The iStarUSA S-0512-DT case is the smallest box (8"W x 6"H x 9"D) that I could find that would accomodate the stock intel fan with space for a 5.25" hotswap rack. I found it to be well designed and beautifully made of (possibly too) thick aluminum (e.g., might become a jack stand in a later life). Also highly recommended.

BTW, I prefer Debian. At first I tried stable (wheezy) planning to build the intel i210 driver from source. But it turned out to be such a pain to get the packages together in order to compile the source with no nic working that I decided to use the weekly build of debian testing (jessie) (which supports the i210) from here:

Index of /cdimage/weekly-builds/amd64/iso-cd

debian-testing-amd64-netinst.iso 2013-11-11 19:54 210M

Other than needing to use the advanced install in order to sort out a minor glitch with the mirrors, I can report that this installs and runs flawlessly.
 

modernist

New Member
Aug 28, 2013
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This does not help with ESXi, but FWIW, with a testing version of Debian installed (see separate post) the fan becomes extremely smart/quiet
I've been running for a while longer with the fans set to "SmartFan" and it seems to actually be working pretty well. The e3-1240 idles around 50C with fan at low speed and goes to about 80C and full fan when running folding@home. Initially, I was getting under-speed errors on the fans in the IPMI console, but that seems to have subsided. Not sure if it's smart enough to auto-sense the RPM range of the fans, or maybe it's just a matter of everything warming up a bit to reach a steady state. Currently, the CPU fan is 1000 RPM and case fan at 300 RPM and overall things are pretty quiet. At this point I think I would like to retract my concern about the fan controls as it seems to be working well enough.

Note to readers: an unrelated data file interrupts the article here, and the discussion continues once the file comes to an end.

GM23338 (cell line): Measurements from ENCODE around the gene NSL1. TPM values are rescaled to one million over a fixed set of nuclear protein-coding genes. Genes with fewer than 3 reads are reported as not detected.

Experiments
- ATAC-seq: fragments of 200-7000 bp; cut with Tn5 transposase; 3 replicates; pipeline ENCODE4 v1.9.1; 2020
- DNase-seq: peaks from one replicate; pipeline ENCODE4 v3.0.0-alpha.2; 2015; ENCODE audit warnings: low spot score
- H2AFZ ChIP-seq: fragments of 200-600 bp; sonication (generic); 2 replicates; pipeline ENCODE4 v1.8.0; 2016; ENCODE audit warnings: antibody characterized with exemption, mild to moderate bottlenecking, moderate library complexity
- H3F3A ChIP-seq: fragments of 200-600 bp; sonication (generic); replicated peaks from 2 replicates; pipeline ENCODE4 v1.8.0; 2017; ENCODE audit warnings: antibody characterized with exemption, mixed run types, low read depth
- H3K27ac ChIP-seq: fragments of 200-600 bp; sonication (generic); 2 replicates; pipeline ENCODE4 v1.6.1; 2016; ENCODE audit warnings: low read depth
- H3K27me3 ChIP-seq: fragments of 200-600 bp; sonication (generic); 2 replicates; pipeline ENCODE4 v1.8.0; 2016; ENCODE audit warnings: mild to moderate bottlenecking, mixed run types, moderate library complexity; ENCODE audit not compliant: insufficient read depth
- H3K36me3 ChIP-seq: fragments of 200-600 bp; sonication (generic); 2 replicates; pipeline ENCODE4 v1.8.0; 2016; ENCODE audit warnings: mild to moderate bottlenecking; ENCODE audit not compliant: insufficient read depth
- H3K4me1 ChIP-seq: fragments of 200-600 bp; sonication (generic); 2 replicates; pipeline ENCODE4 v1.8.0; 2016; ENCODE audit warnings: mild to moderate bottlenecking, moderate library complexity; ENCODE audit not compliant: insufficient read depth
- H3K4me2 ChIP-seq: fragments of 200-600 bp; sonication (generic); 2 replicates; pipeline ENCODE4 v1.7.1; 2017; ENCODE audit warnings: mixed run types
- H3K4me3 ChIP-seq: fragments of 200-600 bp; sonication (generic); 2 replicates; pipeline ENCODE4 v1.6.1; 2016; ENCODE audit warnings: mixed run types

Aluminum

Active Member
Sep 7, 2012
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BTW, I prefer Debian. At first I tried stable (wheezy) planning to build the intel i210 driver from source. But it turned out to be such a pain to get the packages together in order to compile the source with no nic working that I decided to use the weekly build of debian testing (jessie) (which supports the i210) from here:

Index of /cdimage/weekly-builds/amd64/iso-cd
FWIW, if anyone is using ubuntu or derivatives (I call them the non-crap UI versions) the 3.11 kernel in 13.10 is a new enough igb driver for the i21x NICs.

It also just barely made it in time to get the iwlwifi drivers for intel 7260 wireless and has better haswell gpu support for those of you getting brand new laptops, both types of hardware that are frequent sources of pain for early hardware adopters trying to run *nix.
 

georgec

New Member
Nov 16, 2013
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iStarUSA S-0512-DTcase, STHbench.sh

I like that case very much! May have to get one.

Just wondering, does STHbench.sh run on that build?
A particularly brilliant feature of the iStarUSA S-0512-DT case is that the bottom plate (with power supply attached) removes with 4 screws. So you can install and populate the MB and test the build with all the connectors in place outside of the case. Way easier than any other case I have ever used.

Re STHbench.sh, I needed to add wheezy to sources.list to find hardinfo and phoronix-test-suite, at which point it runs with one exception:

The following tests failed to properly run:
- pts/openssl-1.7.0: RSA 4096-bit Performance